Dec 27, 2017 Wellness

Turns Out, Your High-Protein Diet May Be Causing Skin Pigmentation

by Kelly Dawson
PHOTO:

Frances Davison

You don't have to be a professional bodybuilder to have incorporated protein into your diet these days. From morning shakes to afternoon snacks, protein has become a recent mainstay in our meals, thanks to its ability to replenish our energy and make us feel fuller for longer. But while you may be seeing its positive impact on your body—hello there, newfound abs!—protein could also be the culprit behind some of the pigmentation on your face too.

According to Roxanne Cavalieri, a skin expert and trainer at Skinstitut, high-protein diets could be to blame for the uneven skin tone and blotchiness you may have noticed on your profile lately. What exactly is going on? Well, that steady feast of chicken, eggs, and fish is reducing your blood pressure, but it's also limiting your intake of other healthy necessities, too.

"When a client consumes a high-protein diet, they may inadvertently delete essential nutrients and antioxidants from the diet that are essential for protecting against oxidation of the skin," Cavalieri said. Oxidation is what causes our skin to develop dark spots, but that's just the half of it. Cavalieri also explains that we should look out for glycation too. "Glycation is a second insult to the skin protein, and it is caused by the linking of sugars with dermal proteins," she adds.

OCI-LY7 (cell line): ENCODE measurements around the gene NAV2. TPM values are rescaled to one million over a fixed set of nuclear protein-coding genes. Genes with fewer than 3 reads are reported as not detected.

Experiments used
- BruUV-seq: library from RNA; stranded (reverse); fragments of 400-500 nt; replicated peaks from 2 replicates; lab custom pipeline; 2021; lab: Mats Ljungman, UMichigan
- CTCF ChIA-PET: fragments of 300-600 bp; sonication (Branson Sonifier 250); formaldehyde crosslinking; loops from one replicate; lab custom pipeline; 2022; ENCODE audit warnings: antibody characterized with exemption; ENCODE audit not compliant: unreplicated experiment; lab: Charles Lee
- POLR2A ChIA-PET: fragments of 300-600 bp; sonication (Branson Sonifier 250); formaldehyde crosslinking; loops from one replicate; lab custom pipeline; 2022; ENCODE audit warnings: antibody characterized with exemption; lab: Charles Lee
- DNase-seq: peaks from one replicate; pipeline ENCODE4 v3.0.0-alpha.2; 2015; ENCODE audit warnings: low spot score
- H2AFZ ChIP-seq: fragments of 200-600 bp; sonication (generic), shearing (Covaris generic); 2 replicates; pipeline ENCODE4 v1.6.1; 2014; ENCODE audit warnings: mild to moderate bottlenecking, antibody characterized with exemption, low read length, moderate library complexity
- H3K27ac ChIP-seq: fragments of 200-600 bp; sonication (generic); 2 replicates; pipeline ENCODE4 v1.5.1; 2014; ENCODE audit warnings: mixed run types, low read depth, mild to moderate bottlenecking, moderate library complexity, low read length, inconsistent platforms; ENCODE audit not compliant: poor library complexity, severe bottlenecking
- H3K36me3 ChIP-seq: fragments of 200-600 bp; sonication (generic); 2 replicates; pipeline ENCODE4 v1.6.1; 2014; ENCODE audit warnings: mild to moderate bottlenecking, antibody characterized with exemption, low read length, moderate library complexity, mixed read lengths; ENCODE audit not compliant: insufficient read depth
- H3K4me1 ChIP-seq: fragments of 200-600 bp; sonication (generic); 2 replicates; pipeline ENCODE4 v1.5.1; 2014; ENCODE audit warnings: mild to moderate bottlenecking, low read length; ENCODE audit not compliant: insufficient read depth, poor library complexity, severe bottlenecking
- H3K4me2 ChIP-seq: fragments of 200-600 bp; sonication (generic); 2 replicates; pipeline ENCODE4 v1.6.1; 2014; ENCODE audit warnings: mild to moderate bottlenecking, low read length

Instead of only filling your next plate with nothing but protein-based foods, Cavalieri suggests creating a meal that resembles the colors of a rainbow. Opt for the bright hues of fruits and vegetables that have the antioxidants you need, and remember to chow down in the nightshade family. Cavalieri also warns against sun exposure and recommends changing your skincare routine if needed. It may not be so easy to cut down on your protein habit, but we'd agree that clearer skin is a good incentive to try.

Read the full story on My Body+Soul, and make sure you're not committing this common skincare mistake next.

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